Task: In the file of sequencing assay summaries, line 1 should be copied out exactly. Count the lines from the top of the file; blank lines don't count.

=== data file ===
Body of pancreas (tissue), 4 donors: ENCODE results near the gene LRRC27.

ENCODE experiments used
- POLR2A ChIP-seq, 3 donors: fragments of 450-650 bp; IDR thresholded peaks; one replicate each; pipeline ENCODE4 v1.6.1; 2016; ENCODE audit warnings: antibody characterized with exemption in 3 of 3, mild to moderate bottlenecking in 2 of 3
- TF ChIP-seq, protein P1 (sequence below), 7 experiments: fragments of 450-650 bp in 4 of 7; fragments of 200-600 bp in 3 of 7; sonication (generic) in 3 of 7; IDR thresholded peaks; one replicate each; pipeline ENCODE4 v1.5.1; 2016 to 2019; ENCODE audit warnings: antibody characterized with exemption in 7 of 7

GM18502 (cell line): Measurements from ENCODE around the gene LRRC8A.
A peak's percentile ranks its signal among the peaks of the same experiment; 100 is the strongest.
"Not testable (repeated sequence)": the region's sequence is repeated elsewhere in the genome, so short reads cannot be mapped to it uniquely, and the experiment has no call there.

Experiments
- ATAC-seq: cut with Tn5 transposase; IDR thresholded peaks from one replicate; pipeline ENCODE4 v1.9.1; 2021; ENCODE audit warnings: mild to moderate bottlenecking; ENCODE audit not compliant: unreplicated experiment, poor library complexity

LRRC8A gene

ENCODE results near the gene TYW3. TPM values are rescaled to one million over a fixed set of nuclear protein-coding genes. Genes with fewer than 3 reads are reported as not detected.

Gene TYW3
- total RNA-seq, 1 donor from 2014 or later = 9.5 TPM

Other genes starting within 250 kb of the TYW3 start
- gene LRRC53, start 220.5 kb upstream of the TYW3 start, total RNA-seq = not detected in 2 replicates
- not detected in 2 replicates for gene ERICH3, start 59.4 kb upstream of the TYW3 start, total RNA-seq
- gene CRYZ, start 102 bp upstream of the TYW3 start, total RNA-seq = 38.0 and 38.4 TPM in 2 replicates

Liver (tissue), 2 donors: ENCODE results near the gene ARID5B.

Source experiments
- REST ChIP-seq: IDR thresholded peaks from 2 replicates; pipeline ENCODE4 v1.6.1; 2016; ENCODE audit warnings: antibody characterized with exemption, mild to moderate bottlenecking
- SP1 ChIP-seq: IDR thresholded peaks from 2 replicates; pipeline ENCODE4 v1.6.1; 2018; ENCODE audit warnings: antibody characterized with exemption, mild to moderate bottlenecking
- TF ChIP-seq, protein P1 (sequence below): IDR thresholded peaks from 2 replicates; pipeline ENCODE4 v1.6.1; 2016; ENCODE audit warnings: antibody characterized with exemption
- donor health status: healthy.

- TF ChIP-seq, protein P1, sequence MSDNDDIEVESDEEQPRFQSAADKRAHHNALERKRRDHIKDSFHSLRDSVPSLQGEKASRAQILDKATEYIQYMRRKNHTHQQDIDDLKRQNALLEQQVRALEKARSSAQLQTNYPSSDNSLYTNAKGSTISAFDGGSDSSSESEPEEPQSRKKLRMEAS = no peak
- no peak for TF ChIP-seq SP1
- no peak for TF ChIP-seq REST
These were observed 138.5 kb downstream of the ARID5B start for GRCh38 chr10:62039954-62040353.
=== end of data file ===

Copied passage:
Body of pancreas (tissue), 4 donors: ENCODE results near the gene LRRC27.